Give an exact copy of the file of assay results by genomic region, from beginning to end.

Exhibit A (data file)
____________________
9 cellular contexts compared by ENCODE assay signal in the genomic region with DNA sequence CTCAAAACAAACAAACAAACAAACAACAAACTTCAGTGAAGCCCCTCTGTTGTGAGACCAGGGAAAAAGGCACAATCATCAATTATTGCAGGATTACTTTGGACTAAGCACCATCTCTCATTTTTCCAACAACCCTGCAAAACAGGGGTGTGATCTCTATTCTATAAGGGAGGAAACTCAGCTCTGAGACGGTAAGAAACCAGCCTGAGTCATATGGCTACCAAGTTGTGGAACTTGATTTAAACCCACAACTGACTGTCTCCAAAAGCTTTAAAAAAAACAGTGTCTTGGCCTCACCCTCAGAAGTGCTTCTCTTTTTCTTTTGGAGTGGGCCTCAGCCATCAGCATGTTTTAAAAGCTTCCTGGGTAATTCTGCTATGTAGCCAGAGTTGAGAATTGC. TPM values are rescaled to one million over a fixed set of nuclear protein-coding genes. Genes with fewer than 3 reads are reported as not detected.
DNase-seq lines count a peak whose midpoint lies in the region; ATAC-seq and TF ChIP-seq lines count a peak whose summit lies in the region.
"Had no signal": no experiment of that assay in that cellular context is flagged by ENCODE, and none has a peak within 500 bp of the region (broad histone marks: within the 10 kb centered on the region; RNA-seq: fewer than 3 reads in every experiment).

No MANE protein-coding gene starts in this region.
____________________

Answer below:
9 cellular contexts compared by ENCODE assay signal in the genomic region with DNA sequence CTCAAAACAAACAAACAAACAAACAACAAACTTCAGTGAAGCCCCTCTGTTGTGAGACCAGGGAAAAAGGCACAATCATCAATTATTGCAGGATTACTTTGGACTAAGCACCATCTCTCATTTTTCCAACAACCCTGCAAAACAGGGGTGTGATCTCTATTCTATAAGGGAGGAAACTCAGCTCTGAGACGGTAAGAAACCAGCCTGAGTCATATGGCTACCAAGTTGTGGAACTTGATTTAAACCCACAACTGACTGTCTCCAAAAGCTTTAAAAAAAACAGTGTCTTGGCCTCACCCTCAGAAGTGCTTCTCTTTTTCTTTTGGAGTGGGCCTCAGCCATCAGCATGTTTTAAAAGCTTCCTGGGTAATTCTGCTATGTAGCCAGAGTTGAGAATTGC. TPM values are rescaled to one million over a fixed set of nuclear protein-coding genes. Genes with fewer than 3 reads are reported as not detected.
DNase-seq lines count a peak whose midpoint lies in the region; ATAC-seq and TF ChIP-seq lines count a peak whose summit lies in the region.
"Had no signal": no experiment of that assay in that cellular context is flagged by ENCODE, and none has a peak within 500 bp of the region (broad histone marks: within the 10 kb centered on the region; RNA-seq: fewer than 3 reads in every experiment).

No MANE protein-coding gene starts in this region.